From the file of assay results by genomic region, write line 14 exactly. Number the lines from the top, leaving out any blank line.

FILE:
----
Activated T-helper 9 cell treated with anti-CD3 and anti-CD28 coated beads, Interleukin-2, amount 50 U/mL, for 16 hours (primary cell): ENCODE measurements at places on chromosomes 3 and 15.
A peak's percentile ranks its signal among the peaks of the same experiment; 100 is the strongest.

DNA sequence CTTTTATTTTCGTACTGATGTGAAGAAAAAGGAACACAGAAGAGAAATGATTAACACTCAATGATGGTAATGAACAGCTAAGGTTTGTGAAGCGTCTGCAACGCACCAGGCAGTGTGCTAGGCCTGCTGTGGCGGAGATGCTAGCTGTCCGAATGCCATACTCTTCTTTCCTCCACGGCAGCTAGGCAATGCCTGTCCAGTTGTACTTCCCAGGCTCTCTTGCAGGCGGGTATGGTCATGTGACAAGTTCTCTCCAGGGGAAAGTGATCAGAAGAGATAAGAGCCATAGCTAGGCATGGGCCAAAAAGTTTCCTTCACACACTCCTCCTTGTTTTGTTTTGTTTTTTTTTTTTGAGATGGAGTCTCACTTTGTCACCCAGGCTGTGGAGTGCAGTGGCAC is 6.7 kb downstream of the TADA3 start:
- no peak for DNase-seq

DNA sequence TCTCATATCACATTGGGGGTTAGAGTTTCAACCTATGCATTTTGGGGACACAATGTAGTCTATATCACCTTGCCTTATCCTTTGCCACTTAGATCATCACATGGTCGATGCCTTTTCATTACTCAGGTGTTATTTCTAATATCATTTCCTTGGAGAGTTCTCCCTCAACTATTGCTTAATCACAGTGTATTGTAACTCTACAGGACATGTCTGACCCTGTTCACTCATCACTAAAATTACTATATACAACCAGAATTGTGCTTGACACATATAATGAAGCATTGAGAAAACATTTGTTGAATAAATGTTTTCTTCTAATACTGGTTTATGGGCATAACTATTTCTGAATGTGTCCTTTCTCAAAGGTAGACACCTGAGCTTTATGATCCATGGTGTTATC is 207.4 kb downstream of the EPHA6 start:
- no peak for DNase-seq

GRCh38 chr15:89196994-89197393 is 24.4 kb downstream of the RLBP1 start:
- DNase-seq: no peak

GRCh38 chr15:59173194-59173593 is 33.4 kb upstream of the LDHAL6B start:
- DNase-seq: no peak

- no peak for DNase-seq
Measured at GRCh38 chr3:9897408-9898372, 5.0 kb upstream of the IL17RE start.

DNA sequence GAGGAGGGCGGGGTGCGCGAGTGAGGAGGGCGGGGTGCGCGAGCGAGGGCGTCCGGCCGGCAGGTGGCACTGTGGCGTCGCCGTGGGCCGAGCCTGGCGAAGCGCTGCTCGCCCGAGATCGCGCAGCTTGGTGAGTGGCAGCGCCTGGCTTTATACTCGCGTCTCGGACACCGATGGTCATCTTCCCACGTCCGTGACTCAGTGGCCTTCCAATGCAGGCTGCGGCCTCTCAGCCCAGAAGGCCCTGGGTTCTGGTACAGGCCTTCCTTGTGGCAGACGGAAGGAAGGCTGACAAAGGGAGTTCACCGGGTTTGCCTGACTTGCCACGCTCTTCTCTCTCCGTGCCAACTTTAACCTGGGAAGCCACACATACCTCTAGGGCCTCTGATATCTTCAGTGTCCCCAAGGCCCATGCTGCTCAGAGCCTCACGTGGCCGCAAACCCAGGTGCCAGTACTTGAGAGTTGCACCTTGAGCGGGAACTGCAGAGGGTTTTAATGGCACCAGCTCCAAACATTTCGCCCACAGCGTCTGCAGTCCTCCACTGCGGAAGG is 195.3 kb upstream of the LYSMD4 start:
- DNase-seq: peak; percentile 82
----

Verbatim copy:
- DNase-seq: peak; percentile 82